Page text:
fbpx

Remote Work and Telecommuting Are Changing Cybersecurity

remote-work-telecommuting-cybersecurity-covid-19

All of your telecommuting coworkers and employees (and yes, you too) are changing the face of cybersecurity. You have probably already heard several warnings before (if you haven’t, SWK has plenty of resources to read), but now real-world data is beginning to back the predictions up. Multiple studies reveal that many employees are in fact not following security best practices working from home, and some may have already faced consequences.

Here are a few of the ways the remote work expansion is changing the cybersecurity landscape:

The Same and New Cyber Scams, Telecommuting Edition

It is no surprise that hackers are relying the same tools and techniques they usually do – phishing for credential theft and malware delivery. The end result is also always to separate a victim from their money, either from exploiting privileged access directly or tricking those that have it, or from ransoming access to locked data back. Only two factors have changed – the volume and the messaging.

Spoofed emails and domains have increased exponentially (as high as 600% in some areas), and at least one UN official claims a cyber attack happens “every 39 seconds” currently. Information has become even more valuable in these uncertain times, and with many people seeking it solely relying on digital communication, hackers have many more potential victims than usual. With less layers of authentication while in isolation, bad actors know it is easier to leverage trusted institutions and brands to exploit those who are desperate for updates.

46 Percent of Businesses Experienced a Cybersecurity Scare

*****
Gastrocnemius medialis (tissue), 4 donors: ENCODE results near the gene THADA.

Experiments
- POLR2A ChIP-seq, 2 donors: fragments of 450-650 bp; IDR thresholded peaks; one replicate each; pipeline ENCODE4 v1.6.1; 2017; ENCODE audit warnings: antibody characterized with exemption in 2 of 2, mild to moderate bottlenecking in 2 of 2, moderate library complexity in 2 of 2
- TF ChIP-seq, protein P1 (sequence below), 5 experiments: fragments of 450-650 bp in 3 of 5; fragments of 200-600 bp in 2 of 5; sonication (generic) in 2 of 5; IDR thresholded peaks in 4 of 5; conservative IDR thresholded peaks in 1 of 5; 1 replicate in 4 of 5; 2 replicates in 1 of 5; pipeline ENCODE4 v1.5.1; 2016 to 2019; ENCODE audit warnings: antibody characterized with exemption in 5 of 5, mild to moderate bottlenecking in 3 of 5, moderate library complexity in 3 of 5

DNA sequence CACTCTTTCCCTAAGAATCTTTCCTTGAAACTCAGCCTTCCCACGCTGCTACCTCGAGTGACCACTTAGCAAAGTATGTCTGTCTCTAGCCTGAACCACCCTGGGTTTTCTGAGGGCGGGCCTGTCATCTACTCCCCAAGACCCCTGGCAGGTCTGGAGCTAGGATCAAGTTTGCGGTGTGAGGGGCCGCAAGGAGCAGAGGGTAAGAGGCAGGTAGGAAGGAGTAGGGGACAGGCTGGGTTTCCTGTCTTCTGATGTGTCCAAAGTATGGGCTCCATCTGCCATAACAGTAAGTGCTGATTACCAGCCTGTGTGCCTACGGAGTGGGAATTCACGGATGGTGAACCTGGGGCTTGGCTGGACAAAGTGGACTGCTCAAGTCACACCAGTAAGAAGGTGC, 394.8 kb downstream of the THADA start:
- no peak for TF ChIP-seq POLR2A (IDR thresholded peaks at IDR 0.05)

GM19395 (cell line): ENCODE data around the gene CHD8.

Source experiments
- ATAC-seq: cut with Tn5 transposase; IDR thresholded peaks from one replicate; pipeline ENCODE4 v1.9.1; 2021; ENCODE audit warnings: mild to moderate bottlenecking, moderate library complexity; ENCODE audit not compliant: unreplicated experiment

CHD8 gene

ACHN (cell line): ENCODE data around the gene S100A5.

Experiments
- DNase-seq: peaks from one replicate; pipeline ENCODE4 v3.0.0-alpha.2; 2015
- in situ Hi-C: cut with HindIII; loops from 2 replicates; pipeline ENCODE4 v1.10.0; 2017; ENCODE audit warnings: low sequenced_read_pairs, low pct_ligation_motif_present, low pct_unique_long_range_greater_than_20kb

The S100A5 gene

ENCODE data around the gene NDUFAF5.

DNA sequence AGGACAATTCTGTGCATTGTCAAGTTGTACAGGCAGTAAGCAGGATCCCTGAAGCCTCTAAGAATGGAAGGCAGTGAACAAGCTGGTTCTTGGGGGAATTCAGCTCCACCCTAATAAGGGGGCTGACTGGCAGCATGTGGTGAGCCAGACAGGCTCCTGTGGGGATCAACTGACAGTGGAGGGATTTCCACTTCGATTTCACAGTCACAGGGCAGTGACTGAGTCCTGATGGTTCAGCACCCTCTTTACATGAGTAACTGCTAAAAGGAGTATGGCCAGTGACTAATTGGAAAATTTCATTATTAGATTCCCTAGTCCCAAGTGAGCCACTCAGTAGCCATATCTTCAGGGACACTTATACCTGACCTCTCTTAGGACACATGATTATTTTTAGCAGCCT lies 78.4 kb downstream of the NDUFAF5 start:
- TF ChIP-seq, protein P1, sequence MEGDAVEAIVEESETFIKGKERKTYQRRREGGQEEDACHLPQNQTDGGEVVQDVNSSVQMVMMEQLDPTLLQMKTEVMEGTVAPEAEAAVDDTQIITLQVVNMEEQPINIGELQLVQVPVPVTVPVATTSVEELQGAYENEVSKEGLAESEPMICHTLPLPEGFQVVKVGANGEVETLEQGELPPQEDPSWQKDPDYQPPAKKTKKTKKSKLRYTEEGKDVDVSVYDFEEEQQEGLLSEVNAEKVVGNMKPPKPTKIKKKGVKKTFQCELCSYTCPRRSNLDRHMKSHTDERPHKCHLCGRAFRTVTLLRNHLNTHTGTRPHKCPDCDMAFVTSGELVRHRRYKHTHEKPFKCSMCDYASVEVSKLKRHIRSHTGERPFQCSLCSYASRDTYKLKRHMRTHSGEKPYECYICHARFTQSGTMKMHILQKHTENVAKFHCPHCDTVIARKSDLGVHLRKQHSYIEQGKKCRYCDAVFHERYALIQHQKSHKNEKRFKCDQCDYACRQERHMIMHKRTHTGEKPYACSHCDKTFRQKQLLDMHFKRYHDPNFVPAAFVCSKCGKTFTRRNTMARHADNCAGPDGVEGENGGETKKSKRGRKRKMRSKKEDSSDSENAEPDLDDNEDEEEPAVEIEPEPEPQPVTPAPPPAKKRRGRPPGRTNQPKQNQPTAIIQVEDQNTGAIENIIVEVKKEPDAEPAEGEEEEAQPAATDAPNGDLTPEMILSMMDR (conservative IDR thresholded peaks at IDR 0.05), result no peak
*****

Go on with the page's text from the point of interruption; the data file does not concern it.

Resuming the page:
A study conducted by Barracuda Networks had almost half of respondents (46%) claim they had been affected by at least one cybersecurity incident during the COVID-19 stay at home orders. 51% said they had recorded an increase in phishing email attacks during this time as well. One of the most revealing findings was that half of respondents (notice a pattern?) also said that employees were allowed to use their own personal devices and email addresses while working from home.

Cyber Risk Management for the Remote Worker

All cybersecurity stances should be built around a quantification of your business’s cyber risk – that includes the risk generated by every employee, from entry level to executive. As more people work from home, that raises the possibility that someone may expose your network through bad habits and unsecured access. To calculate your risk, there are a few questions you need to ask yourself, like:

  • How many people do we have logging in from home?
  • Is everyone connecting to cloud databases or remote accessing company computers?
  • How many layers of credential security do users have to go through for sensitive data?
  • How fast would be able to catch an intruder in our network?

remote-worker-teleworking-work-from-home-network-security

 

There is No Silver Bullet for Telecommuting Cybersecurity

Even if you are able to fully quantify your company’s cyber risk from endpoint to endpoint, there is no sure-fire way to cybersecure every one of your remote workers all the time. There is no zero-trust cybersecurity policy that completely shuts out human error (especially considering executives are commonly the biggest targets – and perpetrators – of security gaps), but with the right resources you can cover the most bases as best you can. Only a proactive and reactive mix of security education, network monitoring and data protection (including backups) will shrink the attack surface remote workers can bring.

Let SWK Help You Cybersecure Your IT

Don’t let the new normal of working from home expose you to unnecessary cyber risk. Discover how SWK Technologies can help you to adapt your cybersecurity policies for remote workers with our real-time support services.

Download our CEO’s Guide to Co-managed IT to learn how SWK can help you cybersecure your network for telecommuting.

""
1
Previous
Next